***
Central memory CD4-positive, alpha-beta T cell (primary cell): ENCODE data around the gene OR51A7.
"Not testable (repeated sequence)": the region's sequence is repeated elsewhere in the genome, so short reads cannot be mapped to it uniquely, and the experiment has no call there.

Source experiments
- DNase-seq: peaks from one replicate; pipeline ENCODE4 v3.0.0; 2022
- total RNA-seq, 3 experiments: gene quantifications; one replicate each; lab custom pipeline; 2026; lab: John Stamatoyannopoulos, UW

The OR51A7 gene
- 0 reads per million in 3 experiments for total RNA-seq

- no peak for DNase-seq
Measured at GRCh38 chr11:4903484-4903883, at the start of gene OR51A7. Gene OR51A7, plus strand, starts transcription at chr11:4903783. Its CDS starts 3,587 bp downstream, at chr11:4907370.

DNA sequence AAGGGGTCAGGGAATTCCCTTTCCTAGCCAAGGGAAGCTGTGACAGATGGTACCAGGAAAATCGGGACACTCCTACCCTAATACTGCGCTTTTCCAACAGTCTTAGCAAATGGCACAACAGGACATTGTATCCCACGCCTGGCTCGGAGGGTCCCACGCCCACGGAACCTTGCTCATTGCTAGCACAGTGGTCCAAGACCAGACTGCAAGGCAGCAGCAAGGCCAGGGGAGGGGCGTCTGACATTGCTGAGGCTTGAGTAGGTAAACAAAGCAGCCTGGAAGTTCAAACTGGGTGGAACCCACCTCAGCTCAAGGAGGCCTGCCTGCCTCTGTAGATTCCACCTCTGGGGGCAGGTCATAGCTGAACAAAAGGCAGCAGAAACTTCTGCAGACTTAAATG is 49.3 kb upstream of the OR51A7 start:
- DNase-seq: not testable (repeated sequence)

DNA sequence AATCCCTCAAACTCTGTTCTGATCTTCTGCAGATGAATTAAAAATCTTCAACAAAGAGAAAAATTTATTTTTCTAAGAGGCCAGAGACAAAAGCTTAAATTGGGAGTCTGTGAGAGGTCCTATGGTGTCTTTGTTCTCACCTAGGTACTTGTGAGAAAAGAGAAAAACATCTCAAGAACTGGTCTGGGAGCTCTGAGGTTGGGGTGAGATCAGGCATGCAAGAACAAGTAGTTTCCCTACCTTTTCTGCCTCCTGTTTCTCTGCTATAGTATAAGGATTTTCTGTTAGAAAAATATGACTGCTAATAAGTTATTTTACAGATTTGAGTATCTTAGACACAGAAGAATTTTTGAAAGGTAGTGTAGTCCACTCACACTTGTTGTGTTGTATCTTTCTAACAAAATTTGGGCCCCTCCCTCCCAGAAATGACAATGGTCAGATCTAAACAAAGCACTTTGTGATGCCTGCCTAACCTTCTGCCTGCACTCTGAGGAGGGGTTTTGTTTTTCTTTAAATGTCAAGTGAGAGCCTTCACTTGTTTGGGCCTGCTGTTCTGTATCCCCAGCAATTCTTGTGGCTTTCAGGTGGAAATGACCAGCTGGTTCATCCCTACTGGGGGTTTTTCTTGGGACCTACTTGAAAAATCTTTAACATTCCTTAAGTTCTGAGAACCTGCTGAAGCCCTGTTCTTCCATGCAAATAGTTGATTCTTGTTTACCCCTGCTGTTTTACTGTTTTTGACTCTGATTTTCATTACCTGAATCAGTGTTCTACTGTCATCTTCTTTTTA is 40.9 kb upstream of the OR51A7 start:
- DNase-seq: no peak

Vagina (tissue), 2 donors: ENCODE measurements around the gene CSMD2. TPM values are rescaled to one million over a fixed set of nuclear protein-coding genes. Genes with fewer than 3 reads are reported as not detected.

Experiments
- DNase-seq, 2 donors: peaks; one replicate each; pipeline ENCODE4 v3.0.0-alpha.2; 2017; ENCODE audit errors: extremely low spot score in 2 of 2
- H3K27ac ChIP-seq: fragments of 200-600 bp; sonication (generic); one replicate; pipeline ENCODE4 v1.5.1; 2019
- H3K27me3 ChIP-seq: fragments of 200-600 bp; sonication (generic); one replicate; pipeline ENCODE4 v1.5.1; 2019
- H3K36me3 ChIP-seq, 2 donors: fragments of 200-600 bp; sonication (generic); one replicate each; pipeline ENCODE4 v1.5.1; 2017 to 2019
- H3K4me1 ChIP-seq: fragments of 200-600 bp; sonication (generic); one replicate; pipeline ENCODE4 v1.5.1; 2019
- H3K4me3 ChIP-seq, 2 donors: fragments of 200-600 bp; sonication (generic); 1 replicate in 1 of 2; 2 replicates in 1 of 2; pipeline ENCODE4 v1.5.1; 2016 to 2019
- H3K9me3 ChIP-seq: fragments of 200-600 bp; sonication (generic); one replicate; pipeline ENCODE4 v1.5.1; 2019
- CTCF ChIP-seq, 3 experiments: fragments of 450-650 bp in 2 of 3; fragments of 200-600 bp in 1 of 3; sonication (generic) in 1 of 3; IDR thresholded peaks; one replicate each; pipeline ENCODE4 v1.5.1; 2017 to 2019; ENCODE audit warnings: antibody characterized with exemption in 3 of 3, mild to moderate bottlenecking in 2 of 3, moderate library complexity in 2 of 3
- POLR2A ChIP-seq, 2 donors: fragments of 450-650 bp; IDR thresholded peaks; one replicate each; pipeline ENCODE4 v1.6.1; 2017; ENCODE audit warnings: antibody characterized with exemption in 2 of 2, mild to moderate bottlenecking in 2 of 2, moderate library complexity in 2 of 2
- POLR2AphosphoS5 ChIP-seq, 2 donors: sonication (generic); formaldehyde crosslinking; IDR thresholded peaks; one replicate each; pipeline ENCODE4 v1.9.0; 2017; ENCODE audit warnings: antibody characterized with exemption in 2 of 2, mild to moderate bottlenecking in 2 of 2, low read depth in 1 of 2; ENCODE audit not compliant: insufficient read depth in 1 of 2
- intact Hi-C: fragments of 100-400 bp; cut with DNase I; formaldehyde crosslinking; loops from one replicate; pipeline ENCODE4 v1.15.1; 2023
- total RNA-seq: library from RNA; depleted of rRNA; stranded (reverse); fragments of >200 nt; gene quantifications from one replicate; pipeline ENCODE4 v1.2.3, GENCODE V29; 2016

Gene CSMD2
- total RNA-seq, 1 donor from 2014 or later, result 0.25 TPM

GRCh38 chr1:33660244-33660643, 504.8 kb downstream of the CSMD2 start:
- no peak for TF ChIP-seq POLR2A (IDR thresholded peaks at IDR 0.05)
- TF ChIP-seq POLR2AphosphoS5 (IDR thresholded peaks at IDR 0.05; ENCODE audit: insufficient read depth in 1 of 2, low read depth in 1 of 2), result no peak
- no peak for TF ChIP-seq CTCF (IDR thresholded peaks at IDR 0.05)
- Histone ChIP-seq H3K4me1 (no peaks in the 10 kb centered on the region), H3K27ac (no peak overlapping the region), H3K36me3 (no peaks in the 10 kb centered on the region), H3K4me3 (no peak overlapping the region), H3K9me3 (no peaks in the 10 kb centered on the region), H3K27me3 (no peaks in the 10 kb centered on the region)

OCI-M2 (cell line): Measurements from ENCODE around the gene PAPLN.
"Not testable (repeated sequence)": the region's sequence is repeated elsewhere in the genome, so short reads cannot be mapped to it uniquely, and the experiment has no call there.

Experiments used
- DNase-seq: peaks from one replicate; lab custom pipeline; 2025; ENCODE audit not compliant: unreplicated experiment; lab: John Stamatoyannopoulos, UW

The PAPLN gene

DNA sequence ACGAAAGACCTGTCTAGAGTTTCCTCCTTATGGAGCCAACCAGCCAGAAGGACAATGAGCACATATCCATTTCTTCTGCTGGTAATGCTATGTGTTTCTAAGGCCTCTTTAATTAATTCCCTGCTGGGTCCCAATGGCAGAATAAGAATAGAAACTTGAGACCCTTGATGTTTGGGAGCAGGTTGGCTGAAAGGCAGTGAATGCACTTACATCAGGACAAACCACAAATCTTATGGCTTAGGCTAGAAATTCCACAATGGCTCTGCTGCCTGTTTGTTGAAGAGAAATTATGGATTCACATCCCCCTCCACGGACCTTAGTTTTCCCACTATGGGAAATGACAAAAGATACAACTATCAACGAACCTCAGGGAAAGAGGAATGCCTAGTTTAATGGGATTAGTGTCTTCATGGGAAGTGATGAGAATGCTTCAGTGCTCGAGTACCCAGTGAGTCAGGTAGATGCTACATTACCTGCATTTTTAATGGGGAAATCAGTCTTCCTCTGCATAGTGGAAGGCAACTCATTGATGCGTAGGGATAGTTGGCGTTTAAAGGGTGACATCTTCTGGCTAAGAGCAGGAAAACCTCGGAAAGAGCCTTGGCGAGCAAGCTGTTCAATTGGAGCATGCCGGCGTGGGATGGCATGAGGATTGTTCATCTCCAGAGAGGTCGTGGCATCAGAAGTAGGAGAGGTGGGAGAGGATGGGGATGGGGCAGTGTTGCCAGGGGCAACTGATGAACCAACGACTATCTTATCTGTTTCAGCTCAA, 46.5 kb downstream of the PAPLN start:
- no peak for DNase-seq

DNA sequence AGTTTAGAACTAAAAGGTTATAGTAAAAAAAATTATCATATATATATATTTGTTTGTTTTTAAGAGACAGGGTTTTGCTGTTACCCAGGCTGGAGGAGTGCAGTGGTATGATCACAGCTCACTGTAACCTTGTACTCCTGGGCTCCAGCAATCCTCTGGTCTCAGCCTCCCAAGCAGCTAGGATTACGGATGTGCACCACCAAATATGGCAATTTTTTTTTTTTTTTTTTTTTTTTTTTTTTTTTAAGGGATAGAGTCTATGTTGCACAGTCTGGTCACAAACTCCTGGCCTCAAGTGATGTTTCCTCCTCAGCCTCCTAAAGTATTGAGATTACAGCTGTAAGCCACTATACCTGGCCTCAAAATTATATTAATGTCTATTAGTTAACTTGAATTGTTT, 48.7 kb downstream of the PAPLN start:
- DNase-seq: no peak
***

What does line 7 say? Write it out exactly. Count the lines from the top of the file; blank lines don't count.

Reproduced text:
- 0 reads per million in 3 experiments for total RNA-seq